A man died yesterday. A man who I shared many mutual friends with, but rarely saw in person… I saw him online though… One of my most regular supporters was he. So many sweet little ‘Likes’ came from him. I knew he’d been sick for a while now, but there was a little ‘Like’ sitting there not even a week ago. Less than two weeks ago, he posted this little message on something I’d written, ‘You are a true Woman of Light Miss Gabriella Salmon.
aloha xx’. Days ago. Only days. I’ve been sitting here reading all the things that people are sharing about him in this online space that so many of us are a part of. (Yes, I’m talking about Facebook.) I’m sitting here reading these beautiful messages, tears rolling down my cheeks, and I see that it’s not just me. I’m not the only one who he ‘Liked’, supported, and shared the online love with. I know he was having dialysis at one point and wasn’t very mobile… He kept connecting and supporting and encouraging the world in the ways he could. Small though they might seem in the scheme of things, these things mattered.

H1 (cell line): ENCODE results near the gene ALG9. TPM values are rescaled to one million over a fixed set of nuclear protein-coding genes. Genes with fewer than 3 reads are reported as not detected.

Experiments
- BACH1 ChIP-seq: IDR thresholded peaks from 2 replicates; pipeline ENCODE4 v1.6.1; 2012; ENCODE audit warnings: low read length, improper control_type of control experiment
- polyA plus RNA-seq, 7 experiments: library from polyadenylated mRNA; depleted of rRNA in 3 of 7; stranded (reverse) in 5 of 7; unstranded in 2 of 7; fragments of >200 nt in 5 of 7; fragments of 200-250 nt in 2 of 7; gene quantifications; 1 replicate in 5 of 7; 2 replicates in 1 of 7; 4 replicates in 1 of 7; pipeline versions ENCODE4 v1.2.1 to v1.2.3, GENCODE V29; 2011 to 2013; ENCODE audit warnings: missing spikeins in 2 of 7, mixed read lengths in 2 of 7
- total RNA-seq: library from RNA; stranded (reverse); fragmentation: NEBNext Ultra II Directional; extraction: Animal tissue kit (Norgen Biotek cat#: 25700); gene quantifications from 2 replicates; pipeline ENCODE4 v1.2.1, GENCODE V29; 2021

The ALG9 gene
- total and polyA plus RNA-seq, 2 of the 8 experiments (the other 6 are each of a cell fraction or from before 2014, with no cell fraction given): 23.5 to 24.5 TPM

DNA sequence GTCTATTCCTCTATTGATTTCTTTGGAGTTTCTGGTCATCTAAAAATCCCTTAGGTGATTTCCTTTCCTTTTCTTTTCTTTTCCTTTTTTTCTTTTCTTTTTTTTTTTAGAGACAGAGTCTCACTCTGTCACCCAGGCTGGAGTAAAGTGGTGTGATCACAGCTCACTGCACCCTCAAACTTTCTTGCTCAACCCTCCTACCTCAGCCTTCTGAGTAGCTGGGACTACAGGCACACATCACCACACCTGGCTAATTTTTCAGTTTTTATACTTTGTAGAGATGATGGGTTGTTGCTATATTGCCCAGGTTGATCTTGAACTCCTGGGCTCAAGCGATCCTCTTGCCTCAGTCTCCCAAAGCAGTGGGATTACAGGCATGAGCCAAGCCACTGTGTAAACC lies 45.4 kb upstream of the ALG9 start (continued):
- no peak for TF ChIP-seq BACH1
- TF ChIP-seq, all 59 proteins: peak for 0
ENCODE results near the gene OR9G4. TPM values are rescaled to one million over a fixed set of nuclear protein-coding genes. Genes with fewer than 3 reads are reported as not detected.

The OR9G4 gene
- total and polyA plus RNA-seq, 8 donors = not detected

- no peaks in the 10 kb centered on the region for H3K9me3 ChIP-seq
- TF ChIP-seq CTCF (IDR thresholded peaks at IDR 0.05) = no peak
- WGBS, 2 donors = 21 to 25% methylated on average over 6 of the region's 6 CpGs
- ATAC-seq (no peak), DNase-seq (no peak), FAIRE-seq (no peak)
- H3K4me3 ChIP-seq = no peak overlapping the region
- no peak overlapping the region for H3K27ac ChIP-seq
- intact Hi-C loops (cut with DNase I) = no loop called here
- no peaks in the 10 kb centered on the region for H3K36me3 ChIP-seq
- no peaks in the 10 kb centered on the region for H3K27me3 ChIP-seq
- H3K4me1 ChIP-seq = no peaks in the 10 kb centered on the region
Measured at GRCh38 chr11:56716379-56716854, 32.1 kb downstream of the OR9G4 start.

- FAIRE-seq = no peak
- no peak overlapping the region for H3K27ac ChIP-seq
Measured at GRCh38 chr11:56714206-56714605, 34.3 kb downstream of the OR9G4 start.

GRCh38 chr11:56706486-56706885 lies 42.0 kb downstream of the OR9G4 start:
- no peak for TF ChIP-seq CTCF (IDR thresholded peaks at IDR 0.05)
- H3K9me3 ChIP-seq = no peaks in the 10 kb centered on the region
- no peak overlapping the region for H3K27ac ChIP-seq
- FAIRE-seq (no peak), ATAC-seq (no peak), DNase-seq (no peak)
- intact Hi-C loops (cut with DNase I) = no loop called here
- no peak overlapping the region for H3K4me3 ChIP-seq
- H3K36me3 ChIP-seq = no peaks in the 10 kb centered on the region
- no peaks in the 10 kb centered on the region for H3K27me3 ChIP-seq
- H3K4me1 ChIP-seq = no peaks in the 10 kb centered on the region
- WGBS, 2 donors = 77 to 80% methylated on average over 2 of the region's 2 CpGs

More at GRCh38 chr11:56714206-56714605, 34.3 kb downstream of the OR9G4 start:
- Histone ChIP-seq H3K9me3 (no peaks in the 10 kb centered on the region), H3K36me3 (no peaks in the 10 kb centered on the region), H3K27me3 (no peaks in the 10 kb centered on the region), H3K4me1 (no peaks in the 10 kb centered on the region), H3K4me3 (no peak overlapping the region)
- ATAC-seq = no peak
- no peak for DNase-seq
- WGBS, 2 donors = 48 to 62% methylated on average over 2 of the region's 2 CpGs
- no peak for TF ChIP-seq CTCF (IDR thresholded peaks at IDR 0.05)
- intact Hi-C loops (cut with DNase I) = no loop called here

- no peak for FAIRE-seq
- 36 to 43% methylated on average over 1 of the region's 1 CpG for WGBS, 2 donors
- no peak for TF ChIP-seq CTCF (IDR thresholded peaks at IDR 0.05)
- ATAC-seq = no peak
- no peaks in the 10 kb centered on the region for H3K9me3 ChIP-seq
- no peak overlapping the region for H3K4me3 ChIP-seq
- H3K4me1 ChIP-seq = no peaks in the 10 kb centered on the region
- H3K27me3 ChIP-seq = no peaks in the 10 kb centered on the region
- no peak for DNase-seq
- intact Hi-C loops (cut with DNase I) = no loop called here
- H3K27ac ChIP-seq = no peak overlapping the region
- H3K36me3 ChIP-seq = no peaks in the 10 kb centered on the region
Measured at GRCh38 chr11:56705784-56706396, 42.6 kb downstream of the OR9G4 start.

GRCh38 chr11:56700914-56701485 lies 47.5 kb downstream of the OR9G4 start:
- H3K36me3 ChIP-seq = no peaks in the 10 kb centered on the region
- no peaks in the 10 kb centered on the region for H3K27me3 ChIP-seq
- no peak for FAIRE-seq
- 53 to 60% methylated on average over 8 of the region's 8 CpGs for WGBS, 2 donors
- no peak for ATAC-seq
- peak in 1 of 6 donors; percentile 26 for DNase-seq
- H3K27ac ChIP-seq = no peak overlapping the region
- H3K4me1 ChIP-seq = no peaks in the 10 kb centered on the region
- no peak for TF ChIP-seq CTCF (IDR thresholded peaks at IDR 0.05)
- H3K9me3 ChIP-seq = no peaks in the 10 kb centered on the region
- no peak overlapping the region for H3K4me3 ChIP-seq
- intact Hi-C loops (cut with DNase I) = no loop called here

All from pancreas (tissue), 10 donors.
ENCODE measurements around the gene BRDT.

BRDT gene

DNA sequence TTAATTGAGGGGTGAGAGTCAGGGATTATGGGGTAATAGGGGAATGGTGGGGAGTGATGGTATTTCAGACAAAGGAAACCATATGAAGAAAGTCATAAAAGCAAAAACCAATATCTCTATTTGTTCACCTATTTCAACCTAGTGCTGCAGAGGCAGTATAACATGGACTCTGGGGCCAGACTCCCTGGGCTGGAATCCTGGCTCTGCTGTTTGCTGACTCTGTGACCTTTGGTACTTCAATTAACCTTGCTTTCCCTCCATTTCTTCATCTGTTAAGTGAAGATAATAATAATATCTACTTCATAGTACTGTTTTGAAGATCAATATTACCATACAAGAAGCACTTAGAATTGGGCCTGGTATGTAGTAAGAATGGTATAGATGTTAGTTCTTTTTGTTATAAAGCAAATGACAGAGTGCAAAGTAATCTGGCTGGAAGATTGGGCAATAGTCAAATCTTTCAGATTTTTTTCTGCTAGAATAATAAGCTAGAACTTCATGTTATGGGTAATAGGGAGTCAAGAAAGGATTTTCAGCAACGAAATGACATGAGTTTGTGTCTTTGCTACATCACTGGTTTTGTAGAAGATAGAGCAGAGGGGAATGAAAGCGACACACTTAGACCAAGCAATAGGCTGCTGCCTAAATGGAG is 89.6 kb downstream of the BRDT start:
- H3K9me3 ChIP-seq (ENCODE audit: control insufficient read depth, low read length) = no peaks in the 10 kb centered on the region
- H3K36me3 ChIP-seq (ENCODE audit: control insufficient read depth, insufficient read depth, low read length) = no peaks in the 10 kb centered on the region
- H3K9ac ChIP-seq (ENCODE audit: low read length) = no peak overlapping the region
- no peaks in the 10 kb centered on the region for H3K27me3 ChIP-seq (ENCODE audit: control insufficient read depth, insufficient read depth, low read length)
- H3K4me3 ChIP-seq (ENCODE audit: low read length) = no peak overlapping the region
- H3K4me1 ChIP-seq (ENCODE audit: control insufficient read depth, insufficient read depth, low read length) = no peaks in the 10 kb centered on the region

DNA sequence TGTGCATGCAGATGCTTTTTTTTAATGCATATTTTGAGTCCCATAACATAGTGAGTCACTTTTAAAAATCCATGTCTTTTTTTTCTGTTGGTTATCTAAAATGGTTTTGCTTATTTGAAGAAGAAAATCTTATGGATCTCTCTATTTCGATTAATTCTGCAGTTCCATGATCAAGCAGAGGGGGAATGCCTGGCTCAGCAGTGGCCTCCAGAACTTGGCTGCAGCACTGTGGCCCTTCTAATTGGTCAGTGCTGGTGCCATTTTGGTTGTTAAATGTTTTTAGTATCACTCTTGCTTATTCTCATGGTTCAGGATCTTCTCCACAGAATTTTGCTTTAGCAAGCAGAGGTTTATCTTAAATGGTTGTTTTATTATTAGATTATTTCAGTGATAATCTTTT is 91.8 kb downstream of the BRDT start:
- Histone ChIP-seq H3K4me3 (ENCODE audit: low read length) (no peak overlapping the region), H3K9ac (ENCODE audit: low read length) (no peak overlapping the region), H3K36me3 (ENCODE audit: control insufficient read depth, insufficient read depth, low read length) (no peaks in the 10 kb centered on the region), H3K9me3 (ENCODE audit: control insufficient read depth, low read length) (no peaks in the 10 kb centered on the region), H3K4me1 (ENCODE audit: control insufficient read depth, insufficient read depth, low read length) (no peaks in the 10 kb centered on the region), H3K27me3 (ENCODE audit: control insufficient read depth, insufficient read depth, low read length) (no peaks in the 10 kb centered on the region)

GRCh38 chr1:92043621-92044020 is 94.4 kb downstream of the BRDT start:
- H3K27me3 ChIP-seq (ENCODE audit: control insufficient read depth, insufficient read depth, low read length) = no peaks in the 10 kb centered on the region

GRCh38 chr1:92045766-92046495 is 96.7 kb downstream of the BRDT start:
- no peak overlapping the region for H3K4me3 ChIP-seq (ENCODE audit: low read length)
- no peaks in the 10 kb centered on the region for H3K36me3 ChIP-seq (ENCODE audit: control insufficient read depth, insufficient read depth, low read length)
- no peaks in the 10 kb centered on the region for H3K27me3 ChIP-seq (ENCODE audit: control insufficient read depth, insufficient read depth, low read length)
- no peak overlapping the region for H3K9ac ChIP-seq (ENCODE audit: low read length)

I let web stats influence the way I feel about my work and my sharing way more than I’d like to. That red percentage on my Facebook page that tells me how much my readership has dropped in a week feels discouraging. When only 10 people read something I put hours and hours into, I so often make up the story that it is less valuable than something read by 100 people. But, the truth is, I would have written it all for him. Had he appeared a little while ago and said ‘I will be dead in two months, will you write me some stories please? Something to inspire me, to amuse me, to let me into your expanding physical world while mine is rapidly shrinking.’ I would have written it all for him. To share our living with the dying is such powerful magic… And vice versa. To know that I brought something beautiful into this man’s space, to know that I gave him the realest glimpse into my world that I could muster… This, this makes every piece I’ve ever created priceless, and utterly worth the times when I have had to drag myself here… Not just because a dying man read them, but because it reminds me that I too will be dead one day, and that my words will live on. You who read this after I am dead and gone, know that I thought of you. Words are time travel, words are time travel.
So I write this letter of thanks to a dead man, for you to read even after I’m gone… And we shall change worlds with our fingertips, and reach across time with our small acts of love and support. Every act of loving support changes everything. Your ‘small things’ matter, sweet child of Life, your ‘small things’ matter.